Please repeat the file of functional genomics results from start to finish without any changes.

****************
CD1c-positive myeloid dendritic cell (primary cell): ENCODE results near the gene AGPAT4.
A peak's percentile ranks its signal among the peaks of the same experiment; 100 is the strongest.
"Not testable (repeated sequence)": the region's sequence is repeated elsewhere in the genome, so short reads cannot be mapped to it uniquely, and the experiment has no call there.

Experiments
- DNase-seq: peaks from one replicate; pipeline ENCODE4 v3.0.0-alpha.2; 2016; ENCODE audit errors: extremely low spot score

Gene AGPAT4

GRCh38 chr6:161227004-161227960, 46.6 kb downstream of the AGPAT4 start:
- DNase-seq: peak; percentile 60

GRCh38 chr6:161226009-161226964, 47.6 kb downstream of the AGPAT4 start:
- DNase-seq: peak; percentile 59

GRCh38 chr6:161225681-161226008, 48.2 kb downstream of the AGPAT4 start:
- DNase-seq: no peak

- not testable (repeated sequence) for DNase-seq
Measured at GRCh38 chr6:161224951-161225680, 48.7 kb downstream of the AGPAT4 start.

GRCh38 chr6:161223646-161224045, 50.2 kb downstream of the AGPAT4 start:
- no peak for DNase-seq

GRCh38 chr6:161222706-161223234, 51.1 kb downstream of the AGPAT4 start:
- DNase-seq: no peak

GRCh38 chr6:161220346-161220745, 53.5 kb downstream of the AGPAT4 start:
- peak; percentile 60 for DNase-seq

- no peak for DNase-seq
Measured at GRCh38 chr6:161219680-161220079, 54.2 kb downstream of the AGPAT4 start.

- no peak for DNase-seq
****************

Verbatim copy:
CD1c-positive myeloid dendritic cell (primary cell): ENCODE results near the gene AGPAT4.
A peak's percentile ranks its signal among the peaks of the same experiment; 100 is the strongest.
"Not testable (repeated sequence)": the region's sequence is repeated elsewhere in the genome, so short reads cannot be mapped to it uniquely, and the experiment has no call there.

Experiments
- DNase-seq: peaks from one replicate; pipeline ENCODE4 v3.0.0-alpha.2; 2016; ENCODE audit errors: extremely low spot score

Gene AGPAT4

GRCh38 chr6:161227004-161227960, 46.6 kb downstream of the AGPAT4 start:
- DNase-seq: peak; percentile 60

GRCh38 chr6:161226009-161226964, 47.6 kb downstream of the AGPAT4 start:
- DNase-seq: peak; percentile 59

GRCh38 chr6:161225681-161226008, 48.2 kb downstream of the AGPAT4 start:
- DNase-seq: no peak

- not testable (repeated sequence) for DNase-seq
Measured at GRCh38 chr6:161224951-161225680, 48.7 kb downstream of the AGPAT4 start.

GRCh38 chr6:161223646-161224045, 50.2 kb downstream of the AGPAT4 start:
- no peak for DNase-seq

GRCh38 chr6:161222706-161223234, 51.1 kb downstream of the AGPAT4 start:
- DNase-seq: no peak

GRCh38 chr6:161220346-161220745, 53.5 kb downstream of the AGPAT4 start:
- peak; percentile 60 for DNase-seq

- no peak for DNase-seq
Measured at GRCh38 chr6:161219680-161220079, 54.2 kb downstream of the AGPAT4 start.

- no peak for DNase-seq